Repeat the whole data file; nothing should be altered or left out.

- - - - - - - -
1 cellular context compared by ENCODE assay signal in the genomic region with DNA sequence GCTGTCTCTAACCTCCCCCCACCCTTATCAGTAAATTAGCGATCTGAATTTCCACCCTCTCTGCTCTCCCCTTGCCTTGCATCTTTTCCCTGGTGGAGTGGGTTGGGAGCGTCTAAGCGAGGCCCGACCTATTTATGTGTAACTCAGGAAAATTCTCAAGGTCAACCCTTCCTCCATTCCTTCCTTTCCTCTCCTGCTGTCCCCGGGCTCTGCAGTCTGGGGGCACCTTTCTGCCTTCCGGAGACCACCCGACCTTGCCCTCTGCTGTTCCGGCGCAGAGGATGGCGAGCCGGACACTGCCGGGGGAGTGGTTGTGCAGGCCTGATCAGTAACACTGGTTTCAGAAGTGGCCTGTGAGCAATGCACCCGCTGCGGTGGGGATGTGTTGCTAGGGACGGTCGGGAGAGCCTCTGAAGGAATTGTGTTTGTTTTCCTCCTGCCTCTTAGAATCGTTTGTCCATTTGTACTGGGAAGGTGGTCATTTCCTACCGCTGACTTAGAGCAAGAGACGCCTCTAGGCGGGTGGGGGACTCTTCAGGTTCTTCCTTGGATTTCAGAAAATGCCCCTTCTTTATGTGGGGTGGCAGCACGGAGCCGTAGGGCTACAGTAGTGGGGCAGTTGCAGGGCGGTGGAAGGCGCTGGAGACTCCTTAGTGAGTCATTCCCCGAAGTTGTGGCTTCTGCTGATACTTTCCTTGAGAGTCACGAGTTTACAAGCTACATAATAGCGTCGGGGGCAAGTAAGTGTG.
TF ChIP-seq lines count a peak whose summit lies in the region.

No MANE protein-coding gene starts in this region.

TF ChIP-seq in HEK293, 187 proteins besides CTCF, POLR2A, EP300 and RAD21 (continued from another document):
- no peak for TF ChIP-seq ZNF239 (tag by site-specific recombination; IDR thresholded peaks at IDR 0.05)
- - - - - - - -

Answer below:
1 cellular context compared by ENCODE assay signal in the genomic region with DNA sequence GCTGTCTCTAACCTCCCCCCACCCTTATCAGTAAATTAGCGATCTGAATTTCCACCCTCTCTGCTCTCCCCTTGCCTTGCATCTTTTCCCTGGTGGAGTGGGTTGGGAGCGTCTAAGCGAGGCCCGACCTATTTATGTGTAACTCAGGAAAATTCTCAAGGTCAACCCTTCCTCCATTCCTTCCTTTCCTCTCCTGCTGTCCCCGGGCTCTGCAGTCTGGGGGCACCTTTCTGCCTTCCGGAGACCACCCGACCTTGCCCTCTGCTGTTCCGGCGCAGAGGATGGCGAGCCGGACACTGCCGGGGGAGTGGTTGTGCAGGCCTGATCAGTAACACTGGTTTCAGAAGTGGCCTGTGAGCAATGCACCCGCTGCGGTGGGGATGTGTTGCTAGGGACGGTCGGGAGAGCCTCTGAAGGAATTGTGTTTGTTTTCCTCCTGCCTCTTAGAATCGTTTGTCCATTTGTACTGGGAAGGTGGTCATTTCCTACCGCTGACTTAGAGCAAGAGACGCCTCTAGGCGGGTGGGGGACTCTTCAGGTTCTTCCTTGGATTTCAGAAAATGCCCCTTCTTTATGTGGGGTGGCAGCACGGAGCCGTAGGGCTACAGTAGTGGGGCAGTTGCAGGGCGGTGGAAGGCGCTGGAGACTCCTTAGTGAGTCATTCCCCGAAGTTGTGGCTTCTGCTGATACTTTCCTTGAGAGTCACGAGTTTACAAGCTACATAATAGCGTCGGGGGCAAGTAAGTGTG.
TF ChIP-seq lines count a peak whose summit lies in the region.

No MANE protein-coding gene starts in this region.

TF ChIP-seq in HEK293, 187 proteins besides CTCF, POLR2A, EP300 and RAD21 (continued from another document):
- no peak for TF ChIP-seq ZNF239 (tag by site-specific recombination; IDR thresholded peaks at IDR 0.05)